Tuesday, January 29, 2013

`Why Did Nancy Feel Any Loyalty to Bill Sykes?'

Songwriter, littérateur and “Apostle of Pep” Eddie Cantor (1892-1964), Edward Israel Iskowitz, writes in the second of his two autobiographies, Take My Life (1957):

“A few nights after we got to Boston he started talking to me about literature. Books were the keys to another world; you didn’t know anything until you’d start to read. He went over to one of the big trunks and flipped back the lid. Not a thing in it but books! What he was looking for wasn’t in that trunk, so he flipped back the lid of the next one, fished out a copy of Oliver Twist and gave it to me. The next night when we got back after the show and had ordered up some food, he sat and questioned me about what I’d read. `Just why did Nancy feel any loyalty to Bill Sykes?’”

Cantor’s tutor in 1917 is W.C. Fields. The student announces “Night school had begun,” and outlines the syllabus: Les Misérables, more Dickens, Dumas and George Eliot, accompanied by “discussing them with Professor Fields.” One of Fields’ biographers, Simon Louvish, describes the comedian as “a diligent autodidact” and reproduces a speech by Mr. Micawber, the role Fields played in George Cukor’s 1935 film of David Copperfield:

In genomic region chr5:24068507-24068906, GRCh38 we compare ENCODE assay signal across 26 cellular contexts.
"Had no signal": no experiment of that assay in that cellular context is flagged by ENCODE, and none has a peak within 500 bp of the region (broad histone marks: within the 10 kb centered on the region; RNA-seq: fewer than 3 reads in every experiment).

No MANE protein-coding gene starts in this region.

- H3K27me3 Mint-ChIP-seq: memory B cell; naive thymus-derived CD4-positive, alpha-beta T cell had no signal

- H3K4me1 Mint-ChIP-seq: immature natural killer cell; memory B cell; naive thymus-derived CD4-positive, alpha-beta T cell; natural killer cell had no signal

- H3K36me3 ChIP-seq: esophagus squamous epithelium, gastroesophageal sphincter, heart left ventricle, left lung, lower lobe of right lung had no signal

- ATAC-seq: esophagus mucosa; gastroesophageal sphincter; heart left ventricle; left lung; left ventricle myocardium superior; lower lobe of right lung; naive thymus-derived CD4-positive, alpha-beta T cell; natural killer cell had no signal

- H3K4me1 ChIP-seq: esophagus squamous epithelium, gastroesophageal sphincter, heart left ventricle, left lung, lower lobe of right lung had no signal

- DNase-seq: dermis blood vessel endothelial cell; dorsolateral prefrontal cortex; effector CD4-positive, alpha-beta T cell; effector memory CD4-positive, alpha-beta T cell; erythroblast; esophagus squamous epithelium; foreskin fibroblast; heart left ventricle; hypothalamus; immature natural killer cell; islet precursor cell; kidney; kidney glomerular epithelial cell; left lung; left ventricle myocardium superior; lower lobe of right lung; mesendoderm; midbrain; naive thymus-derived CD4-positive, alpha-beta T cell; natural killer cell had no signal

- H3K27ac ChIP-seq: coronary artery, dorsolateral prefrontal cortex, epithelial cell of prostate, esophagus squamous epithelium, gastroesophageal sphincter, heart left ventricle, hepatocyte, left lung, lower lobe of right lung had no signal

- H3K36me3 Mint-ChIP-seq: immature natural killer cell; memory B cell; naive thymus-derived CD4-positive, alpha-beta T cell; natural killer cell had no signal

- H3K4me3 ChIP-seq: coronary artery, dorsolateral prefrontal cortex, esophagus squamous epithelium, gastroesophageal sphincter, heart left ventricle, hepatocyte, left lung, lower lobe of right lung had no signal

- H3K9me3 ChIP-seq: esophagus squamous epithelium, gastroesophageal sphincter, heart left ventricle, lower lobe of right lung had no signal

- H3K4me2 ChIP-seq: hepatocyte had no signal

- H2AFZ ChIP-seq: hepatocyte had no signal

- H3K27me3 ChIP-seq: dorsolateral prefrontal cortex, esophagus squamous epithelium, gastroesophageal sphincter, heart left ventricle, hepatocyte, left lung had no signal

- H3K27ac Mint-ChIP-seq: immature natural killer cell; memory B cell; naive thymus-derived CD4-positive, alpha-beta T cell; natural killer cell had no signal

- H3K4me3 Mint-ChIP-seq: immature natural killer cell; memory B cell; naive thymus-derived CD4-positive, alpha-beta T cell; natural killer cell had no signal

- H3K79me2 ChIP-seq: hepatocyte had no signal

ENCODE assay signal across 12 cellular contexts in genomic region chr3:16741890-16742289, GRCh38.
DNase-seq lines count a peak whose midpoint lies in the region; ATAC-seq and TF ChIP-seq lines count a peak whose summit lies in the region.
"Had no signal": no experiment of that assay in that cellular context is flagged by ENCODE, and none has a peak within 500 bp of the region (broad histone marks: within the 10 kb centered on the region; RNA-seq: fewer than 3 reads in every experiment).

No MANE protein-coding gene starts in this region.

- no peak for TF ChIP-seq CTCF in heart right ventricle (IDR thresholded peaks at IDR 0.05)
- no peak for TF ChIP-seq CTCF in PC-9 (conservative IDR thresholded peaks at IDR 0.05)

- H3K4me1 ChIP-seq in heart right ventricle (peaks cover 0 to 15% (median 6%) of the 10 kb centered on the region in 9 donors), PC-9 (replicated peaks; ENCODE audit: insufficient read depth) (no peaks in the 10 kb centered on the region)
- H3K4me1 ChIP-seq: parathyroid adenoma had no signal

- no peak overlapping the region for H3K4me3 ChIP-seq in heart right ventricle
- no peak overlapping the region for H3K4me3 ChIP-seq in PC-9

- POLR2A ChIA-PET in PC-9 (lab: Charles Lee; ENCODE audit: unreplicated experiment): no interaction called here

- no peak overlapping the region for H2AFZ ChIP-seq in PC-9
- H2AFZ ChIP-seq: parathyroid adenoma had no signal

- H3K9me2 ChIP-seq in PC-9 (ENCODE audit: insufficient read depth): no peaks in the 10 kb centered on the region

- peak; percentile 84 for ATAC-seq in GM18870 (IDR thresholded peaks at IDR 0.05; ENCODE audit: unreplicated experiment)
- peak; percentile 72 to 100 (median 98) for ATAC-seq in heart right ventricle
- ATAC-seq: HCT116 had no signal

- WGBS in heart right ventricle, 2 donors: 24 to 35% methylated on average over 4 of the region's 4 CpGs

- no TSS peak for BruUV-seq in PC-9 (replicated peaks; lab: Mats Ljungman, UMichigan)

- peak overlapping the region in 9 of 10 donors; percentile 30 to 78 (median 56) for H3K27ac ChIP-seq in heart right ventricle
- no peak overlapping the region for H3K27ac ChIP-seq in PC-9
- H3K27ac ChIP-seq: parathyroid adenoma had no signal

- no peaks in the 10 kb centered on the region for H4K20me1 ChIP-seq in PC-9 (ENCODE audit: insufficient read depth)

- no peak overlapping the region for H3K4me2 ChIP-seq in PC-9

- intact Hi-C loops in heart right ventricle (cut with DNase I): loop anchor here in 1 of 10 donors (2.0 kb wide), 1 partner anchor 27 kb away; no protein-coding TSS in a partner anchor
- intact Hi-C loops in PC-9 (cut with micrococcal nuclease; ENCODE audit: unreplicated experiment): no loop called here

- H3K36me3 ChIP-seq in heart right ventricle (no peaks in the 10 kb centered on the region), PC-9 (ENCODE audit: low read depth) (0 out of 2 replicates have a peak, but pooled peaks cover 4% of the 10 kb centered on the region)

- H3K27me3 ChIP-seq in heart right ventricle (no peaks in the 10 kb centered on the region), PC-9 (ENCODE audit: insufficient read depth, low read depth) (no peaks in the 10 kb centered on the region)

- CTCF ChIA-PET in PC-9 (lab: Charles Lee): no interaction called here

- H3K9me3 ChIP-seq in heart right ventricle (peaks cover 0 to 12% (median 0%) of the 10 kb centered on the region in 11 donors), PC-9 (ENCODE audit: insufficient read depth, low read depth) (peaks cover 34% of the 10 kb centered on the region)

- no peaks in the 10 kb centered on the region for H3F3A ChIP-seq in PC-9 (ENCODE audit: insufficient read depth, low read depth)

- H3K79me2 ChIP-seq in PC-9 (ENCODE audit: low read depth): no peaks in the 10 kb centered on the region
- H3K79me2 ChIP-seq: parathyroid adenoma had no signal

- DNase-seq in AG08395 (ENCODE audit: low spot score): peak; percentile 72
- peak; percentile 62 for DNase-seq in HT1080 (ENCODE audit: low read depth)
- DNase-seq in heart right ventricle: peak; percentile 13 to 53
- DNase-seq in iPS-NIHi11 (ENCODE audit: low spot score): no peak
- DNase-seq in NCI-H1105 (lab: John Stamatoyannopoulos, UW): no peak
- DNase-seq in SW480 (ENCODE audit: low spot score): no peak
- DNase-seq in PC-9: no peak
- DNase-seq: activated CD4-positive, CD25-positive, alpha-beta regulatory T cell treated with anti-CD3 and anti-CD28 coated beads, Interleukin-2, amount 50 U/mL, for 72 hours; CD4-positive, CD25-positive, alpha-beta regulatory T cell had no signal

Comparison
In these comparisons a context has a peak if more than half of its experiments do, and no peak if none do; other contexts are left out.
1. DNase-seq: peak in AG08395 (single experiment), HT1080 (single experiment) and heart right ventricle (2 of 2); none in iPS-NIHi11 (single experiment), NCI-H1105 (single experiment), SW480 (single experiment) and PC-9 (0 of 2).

“`Under the impression,’ said Mr. Micawber, `that your peregrinations in the metropolis have not as yet been extensive, and that you might have some difficulty in penetrating the arcana of the Modern Babylon in the direction of the City Road, in short,’ said Mr. Micawber, in another burst of confidence, `that you might lose yourself—I shall be happy to call this evening, and install you in the knowledge of the nearest way.’” 

Pure Fieldsian persiflage, of course, spoken in 1850, thirty years before the comedian was born William Claude Dukenfield in Darby, Penn. Cantor reminds us that Fields “never had formal schooling,” and was working in vaudeville as a professional juggler by age fifteen. For him and millions of others, the novels of the nineteenth century contributed to his moral education. No one is more reliably, consolingly funny than Fields. Go here and here for clips from his best film, It’s a Gift (1934). And go here to read a story I wrote almost twenty years ago about Paul Kuhn, who did the best impression of Fields (and Oliver Hardy, among others) I’ve ever seen.
Fields was born on this date, Jan. 29, in 1880, and died on Christmas Day 1946. Another great comedian, Anton Chekhov, was also born on this date, in 1860.


seraillon said...

Very nice appreciation of Fields; I knew of his reputation as being a highly cultured person behind his usual flamboyant, alcoholic screen presence, but did not know of his deep appreciation of literature. I'll use your post as a good excuse to re-watch International House tonight.

Roger Boylan said...

Thanks, Patrick. I always loved W.C. These clips made my day.